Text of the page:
Last week, we gathered in the church my father grew up playing the organ for, my parents were married in, and where they contributed their voices to the choir for decades. It is the same church where 30 years later Courtney and I were married and Josh was baptized. We mourned the passing of both sets of grandparents from its pews.
Now, although five months after her passing and a full week after the service, it still seems surreal that we filled the pews (and two extra rows of chairs from the fireside room) to celebrate and say goodbye to my mother. She was larger than life; yet, did so in a way that so many did not notice her impact until it was gone. So many people commented that she was their first friend in Red Lodge or the one who “believed in them” when others turned away. I had the privilege of sharing the following at the service:
As Emily said, Mom loved life and each of us who were a part of hers. Thank you for being here today and for the role you played in Mom’s life.
Mom was humble and kind. She had the ability to make each of us feel like we were the only person in the world. No matter the situation, no matter what was happening in her life, she always took the time to visit and to truly listen. If asked how she was, she would redirect the conversation back to the person she was talking with by saying, “I am doing well, but, how are you?” So many of us here today consider Mom to be one of our closest friends. Part of this comes from her ability to make us each feel worthy and respected. She had faith that there is goodness in all things and always looked for the best in everyone.
The following quote reminds me of the way Mom chose to face each day:
Live by Faith
Grow in Grace
Walk in Love
Mom worked hard and taught us how to do the same. She never complained about the work – it simply was what it was – and it needed to be done. Many of my favorite childhood memories are from working alongside Mom: picking green beans at the farm or transplanting pansies in the greenhouse. I remember her waking us up extra early when spring snow fell to carry plants in before they froze or walking with her through the raspberries to shake off the heavy snow so the canes wouldn’t break.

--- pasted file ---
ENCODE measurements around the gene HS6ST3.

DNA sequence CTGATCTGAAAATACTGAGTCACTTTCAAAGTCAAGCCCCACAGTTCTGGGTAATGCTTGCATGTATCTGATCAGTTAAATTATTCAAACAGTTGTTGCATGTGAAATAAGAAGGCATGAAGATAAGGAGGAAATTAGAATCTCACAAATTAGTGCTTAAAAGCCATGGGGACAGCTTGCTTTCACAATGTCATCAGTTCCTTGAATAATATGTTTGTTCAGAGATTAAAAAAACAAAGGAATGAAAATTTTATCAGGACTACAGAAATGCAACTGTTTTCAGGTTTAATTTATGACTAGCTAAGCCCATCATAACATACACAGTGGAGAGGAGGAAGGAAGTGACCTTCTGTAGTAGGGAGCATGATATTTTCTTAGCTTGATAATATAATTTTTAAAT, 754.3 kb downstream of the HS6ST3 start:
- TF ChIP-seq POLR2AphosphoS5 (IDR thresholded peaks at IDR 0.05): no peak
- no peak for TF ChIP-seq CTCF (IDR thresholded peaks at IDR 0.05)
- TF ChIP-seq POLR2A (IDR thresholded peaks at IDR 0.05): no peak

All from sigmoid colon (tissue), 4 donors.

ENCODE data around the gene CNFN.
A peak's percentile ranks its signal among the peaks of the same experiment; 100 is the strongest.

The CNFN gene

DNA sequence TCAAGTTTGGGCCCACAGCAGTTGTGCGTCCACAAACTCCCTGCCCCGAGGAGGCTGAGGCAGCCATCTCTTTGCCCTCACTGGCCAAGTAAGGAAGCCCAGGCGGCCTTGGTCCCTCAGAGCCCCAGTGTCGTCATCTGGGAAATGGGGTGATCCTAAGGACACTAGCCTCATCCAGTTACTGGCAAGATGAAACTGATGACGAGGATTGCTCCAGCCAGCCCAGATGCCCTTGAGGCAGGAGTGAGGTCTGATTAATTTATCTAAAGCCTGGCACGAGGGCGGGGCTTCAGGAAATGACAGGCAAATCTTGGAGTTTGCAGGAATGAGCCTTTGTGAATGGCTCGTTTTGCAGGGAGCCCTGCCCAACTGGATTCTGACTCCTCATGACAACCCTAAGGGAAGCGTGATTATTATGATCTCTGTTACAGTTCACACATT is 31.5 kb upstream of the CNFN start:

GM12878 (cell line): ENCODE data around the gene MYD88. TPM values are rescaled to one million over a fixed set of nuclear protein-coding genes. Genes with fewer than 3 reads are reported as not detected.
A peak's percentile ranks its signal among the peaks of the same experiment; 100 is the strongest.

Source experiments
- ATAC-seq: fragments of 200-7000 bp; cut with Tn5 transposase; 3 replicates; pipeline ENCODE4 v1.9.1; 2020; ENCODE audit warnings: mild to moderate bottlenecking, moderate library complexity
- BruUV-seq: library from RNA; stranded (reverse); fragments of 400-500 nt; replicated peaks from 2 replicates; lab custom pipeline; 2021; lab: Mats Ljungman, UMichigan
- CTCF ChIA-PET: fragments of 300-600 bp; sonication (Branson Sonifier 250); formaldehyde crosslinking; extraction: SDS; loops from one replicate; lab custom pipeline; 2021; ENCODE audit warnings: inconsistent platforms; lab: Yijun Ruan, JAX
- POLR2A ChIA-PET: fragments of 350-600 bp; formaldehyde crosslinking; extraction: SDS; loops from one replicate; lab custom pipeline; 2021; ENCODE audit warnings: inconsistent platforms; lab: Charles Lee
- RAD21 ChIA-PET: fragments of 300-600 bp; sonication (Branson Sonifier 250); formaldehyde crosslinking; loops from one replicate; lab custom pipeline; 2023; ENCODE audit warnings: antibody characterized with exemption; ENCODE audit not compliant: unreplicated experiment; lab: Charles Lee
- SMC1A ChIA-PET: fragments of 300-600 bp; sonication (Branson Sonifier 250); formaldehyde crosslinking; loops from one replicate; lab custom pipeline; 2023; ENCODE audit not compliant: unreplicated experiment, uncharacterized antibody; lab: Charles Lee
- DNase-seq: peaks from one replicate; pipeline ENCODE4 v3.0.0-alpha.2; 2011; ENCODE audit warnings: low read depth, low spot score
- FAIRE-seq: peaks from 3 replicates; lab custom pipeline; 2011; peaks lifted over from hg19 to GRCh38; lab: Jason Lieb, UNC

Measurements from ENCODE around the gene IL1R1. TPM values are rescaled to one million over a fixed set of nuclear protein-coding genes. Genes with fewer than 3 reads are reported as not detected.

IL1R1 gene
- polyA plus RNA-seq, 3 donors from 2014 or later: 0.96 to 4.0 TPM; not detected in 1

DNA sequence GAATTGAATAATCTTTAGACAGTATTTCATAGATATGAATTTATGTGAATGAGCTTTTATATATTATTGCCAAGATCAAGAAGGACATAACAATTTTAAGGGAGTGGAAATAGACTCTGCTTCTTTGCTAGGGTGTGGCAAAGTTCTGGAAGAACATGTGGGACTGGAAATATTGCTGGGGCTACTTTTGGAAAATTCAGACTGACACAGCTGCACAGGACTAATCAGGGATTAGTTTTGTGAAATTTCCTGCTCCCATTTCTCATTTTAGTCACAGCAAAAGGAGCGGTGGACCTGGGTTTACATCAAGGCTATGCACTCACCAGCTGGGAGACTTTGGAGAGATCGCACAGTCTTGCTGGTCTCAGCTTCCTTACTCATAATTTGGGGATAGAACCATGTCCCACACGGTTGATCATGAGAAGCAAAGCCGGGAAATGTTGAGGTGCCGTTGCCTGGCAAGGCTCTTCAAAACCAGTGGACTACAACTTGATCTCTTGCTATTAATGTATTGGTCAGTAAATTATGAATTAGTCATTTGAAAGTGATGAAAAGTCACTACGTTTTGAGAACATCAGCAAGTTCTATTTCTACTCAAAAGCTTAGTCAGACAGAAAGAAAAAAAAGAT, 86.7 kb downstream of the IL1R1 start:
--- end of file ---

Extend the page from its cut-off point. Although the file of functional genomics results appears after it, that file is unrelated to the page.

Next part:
Mom carried this same strong work ethic into all elements of her life. She never gave excuses or focused on her own challenges. She was private about her life and didn’t want her life to be dictated by a disease.
Mom showed me how to live an unselfish life by always putting others ahead of herself. Her grace and strength will forever shape the person I am. When Josh was diagnosed with Menkes Disease, I remember the doctor trying to prepare us for the road ahead by saying that “this will be hard. You will need to put your mommy and daddy armor on.” Mom guided me during the next year how to armor myself with faith, grace, and love to fully embrace every day we had with Josh. She understood on another level what the path would bring and helped me learn to be a resilient mother.
Mom loved being a grandma. Emma had fun climbing into her chair to read Blueberries for Sal or to sing her favorite campfire songs. It is strange for me to think Emma will not know her Grandma the same way I knew her, yet, Mom passed on to Emma her love of learning, gardening, and music. They are the same things she passed onto Emily and I years ago. As Maren Morris sings in the song we listened to during the slideshow:
“When there ain’t a crack in the foundation
Baby, I know any storm we’re facing
Will blow right over while we stay put
The house don’t fall when the bones are good”
Mom built a rock solid foundation. She was the strongest woman I know, but when I told her that during her final month, she rolled her eyes at me. She gave us the gift of her friendship and modeled grace. We are better people because of her.
Mom asked for three pieces of music to be shared at her service: “Battle Hymn of the Republic” sung by a mens choir, Joni Mitchell’s “Both Sides Now” shared by her sisters, and “Colonel Bogey” performed by the Alte Kameraden brass band. This diversity of music and the fact that those who loved her fulfilled her wishes is a testimony to the love and life she shared with us.
One of my favorite poems is Mary Oliver’s “Wild Geese.” For the past week her line “Tell me about despair, yours, and I will tell you mine.” has been playing over and over in my thoughts. So many of us experience grief and loss. Too many experience them too early in life. Mom never shared her despair, although she had many moments of hardship. Instead, she let us share ours. As always, she was focused on our lives instead of hers.
As my cousin Eric shared “We’re all doing the best we can in a world where the lines are painted in shades of grey.” I have so much still to learn from my mom. I am broken as I think I will have to learn them with out her, but know she will continue to guide me as I search for grace.